Agile Portugal 2010. June 25-26

2010 is behind us, 2011 ahead

With the 2010 edition of Agile Portugal dimming into the past, and the 2011 edition approaching, there is something we would like to say to all of you, who have become part of this community during this last year:

Thank You

PS: You may check flickr for the 2010 conference photos.

XP Game Prize

We’ve just learned that tomorrow’s XP Game tutorial will feature a prize of 6 Microsoft Arc Mouses.

Teams will have 4 to 6 persons, and all the participants should attend the XP Game talk that will happen before it, and in which the rules will be explained.

Agile Portugal 2010 Official Pocket Guide is now available!

The official Agile Portugal 2010 Pocket Guide is now available for download. Just check the sidebar!

This portable guide contains all you need to know about the event, program, keynotes, talks, venue and how get around.

If you are attending Agile Portugal 2010, a printed copy of the pocket guide will be supplied to you.

Schedule & related events available as iCal

We are maintaining two iCal calendars, that we will keep constantly updated. We leave you the URLs, in case you’d like to subscribe to any of them:

iCal The conference schedule including all the sessions except the Open Space ones, which will be put together by the participants themselves.

iCal A set of related events, which will happen close to Porto around the same time as Agile Portugal. You may read more about them on the venue page.

Program and Pre-conference Workshops

The program schedule is now as final as it will ever be in an agile conference! :-)

We expect to open the Open Space wiki really soon, where you will be able to organize your own Open Space sessions, and where the Lightning-Talks schedule will take form.

We have also to announce that, by request of some participants, Joseph Yoder and Lachlan Heasman, in collaboration with Agile Portugal 2010, are offering a last-minute set of half-day and one-day workshops, to individuals or companies willing to have an intensive training session on specific topics.

If you are interested on attending these pre-conference workshops, please contact us!

We are offering special discounts for Agile Portugal 2010 participants and groups.

Get prepared for a great conference!

See you soon!

Registration deadline extension

We have extended the registration deadline until the 23rd of June. This means you still have a couple of days to register for the very first edition of Agile Portugal! At this moment, there is less than a dozen tickets left at the box office.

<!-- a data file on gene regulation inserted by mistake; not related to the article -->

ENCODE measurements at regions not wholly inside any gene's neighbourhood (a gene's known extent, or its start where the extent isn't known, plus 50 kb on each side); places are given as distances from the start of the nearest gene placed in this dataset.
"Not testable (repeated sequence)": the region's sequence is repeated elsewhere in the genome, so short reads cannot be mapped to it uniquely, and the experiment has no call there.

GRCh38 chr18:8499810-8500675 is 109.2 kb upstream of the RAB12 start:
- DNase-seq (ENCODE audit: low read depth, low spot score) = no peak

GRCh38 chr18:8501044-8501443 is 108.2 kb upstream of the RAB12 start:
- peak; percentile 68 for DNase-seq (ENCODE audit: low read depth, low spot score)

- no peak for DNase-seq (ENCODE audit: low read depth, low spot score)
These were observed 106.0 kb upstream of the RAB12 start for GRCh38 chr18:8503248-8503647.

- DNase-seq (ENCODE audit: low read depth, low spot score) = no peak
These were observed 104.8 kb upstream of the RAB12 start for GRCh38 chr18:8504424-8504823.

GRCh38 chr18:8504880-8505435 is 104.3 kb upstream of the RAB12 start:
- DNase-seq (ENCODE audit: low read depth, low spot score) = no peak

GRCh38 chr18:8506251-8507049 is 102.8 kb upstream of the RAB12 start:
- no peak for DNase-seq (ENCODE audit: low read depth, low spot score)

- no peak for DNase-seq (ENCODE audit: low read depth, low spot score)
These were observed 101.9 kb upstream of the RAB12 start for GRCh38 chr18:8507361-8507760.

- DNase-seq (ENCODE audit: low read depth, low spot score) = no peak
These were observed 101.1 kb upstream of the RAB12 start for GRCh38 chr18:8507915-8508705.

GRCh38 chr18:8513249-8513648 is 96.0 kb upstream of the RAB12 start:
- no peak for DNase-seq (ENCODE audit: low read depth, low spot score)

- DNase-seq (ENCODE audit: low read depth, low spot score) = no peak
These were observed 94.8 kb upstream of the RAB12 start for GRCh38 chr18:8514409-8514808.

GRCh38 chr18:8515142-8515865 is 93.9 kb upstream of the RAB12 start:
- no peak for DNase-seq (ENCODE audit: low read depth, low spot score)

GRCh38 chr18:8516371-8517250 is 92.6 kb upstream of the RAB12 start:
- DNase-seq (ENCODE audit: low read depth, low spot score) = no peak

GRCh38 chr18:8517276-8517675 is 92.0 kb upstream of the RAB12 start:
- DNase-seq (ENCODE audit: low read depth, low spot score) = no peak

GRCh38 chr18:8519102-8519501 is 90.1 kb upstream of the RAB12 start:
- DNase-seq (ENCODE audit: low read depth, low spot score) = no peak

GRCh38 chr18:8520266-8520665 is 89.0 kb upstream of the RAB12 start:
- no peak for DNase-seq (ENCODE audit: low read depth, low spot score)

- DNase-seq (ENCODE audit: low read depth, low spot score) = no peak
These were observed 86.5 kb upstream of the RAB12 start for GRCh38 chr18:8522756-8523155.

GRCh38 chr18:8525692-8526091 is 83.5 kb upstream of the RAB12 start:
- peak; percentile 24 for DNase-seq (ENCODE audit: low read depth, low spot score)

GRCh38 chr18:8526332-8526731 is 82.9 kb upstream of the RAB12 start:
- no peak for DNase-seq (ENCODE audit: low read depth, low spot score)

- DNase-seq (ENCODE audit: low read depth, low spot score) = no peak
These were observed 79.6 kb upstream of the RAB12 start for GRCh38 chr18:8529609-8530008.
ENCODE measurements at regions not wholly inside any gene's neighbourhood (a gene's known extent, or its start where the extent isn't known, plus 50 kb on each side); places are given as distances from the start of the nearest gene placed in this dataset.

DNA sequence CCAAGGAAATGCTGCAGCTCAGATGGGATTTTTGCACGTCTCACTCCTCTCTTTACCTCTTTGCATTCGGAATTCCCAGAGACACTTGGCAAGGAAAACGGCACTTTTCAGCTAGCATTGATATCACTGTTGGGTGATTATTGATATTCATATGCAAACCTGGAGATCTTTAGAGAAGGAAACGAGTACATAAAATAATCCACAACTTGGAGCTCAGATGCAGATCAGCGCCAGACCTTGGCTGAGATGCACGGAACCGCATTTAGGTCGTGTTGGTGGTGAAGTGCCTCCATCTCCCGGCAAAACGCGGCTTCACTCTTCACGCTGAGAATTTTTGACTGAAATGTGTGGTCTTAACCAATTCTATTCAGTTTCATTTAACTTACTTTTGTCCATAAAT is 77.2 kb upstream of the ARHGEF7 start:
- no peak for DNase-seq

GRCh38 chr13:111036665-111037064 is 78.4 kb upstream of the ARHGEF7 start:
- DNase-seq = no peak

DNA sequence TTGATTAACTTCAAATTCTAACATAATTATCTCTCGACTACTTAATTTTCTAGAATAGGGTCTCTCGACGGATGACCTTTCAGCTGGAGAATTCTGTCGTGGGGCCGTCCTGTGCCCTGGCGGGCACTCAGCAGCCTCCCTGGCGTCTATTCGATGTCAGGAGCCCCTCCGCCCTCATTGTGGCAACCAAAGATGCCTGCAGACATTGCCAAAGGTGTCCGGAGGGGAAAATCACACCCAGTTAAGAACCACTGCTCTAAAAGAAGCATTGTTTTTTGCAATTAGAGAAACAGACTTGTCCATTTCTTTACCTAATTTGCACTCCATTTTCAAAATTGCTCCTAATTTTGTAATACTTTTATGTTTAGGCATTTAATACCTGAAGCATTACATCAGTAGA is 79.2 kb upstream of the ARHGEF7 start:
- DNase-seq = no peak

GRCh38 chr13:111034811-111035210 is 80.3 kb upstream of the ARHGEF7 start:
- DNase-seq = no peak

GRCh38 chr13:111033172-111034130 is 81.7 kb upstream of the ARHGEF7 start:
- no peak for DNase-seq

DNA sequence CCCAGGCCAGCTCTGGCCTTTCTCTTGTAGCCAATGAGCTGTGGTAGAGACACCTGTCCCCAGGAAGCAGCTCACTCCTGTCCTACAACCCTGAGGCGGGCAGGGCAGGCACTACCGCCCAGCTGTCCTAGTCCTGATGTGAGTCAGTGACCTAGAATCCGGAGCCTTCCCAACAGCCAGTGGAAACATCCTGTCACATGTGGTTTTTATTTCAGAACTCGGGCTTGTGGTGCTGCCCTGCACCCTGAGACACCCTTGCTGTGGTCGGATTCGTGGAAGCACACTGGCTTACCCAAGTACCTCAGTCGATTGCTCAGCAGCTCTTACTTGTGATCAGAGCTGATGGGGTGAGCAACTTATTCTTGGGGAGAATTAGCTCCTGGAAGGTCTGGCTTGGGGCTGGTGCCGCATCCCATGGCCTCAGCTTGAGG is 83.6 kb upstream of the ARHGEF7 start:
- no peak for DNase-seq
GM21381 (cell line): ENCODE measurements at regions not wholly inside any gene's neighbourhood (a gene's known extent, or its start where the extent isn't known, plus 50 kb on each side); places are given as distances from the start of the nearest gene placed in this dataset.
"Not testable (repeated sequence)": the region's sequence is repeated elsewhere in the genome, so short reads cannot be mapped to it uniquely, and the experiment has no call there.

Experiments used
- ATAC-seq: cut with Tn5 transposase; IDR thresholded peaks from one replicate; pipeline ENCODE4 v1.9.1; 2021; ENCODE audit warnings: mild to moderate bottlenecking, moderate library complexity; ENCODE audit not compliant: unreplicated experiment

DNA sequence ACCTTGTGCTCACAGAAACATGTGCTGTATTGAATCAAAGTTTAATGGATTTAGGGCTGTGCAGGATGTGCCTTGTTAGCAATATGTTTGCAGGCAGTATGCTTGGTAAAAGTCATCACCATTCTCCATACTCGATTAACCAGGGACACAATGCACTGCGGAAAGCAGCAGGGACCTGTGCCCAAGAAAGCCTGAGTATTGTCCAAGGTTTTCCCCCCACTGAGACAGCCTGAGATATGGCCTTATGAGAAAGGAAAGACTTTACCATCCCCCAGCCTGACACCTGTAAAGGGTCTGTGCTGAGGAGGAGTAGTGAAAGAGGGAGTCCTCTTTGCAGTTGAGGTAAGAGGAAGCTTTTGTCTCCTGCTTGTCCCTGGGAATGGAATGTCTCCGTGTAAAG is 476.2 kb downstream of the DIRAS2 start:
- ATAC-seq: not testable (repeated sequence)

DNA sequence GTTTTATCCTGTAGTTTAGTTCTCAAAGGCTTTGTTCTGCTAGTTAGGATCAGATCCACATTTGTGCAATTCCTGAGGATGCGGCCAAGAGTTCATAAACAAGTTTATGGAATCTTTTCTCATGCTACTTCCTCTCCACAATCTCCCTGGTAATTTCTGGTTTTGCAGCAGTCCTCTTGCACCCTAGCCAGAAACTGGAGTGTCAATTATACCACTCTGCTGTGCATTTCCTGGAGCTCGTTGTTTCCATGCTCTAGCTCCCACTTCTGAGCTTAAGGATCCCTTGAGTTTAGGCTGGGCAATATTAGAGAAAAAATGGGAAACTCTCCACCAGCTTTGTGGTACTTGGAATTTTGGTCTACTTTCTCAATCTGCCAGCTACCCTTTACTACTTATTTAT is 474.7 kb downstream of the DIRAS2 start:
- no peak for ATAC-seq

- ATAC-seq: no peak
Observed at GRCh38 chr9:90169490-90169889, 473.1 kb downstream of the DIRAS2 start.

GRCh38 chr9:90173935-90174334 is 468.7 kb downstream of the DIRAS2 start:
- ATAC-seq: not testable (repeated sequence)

Interview: Nicolai Josuttis

Nicolai Josuttis is an independent system architect, technical manager, author, and consultant. He designs mid-sized and large software systems for the telecommunication, traffic, finance, and manufacturing industries.

He is well known both in the SOA and C++ Community and to attendees at various conferences. He not only speaks and writes with authority (being the author of “SOA in Practice”, “The C++ Standard Library” and “C++ Templates”) but is also an innovative presenter.

Together with Jutta Eckstein he is a partner of, two world-leading experts for the successful realization of large and distributed IT projects in practice.

Greetings, Nicolai. Thank you for taking some time to answer our questions. We are eager to hear about your experiences and lessons learned with SOA and coping with the agile way. We were hoping you could lift the veil a little bit just to tease the audience…

1. Service Oriented Architecture (SOA). It has been a hot-topic for some time now. In your view, has the trend become a full-fledged adopted solution or will it be just another “slowly fading away” fad?
Well, there is some disillusionment right now, so that a lot of people are disappointed about SOA. One reason is, that there is no clear definition of SOA and that a lot of people and companies just used the term because it sells well. So, I am not sure about the term, but I am pretty sure that the concept behind the term (at least according to my understanding) will remain. It will remain because the principles of SOA deal with the requirements of globalization in IT. We are moving from system development to the maintenance of system landscapes, where system development is only a part of. SOA provides principles for this need. For example, SOA accepts heterogeneity instead of fighting for harmonization. Harmonization is good, but in a global world requiring harmonization (common platforms, common data models, etc.) is not an option.

2. SOAP or REST?
The REST community claims that RESTful HTTP is a better approach for the utilization of HTTP. And yes, the fact that the native HTTP calls GET, PUT, and DELETE are idempotent so that in the Internet some caching and retry mechanisms are possible, is utilized with REST but not with SOAP (which uses only HTTP POST). On the other hand, as far as I know significant requirements of a sophisticated SOA landscape are not provided with REST. For example, we still have a variety of payload formats and there is no support for end-to-end security. So, REST might be better, but this is just a minor technical detail in system landscapes where you want to realize distributed business processes. I’d still prefer Web Services, if interoperability is the goal, but for specific connections REST might be a better option. And I see a significant risk of technical-driven interfaces, when people only care for REST. Something, which is definitely the opposite of the idea of SOA.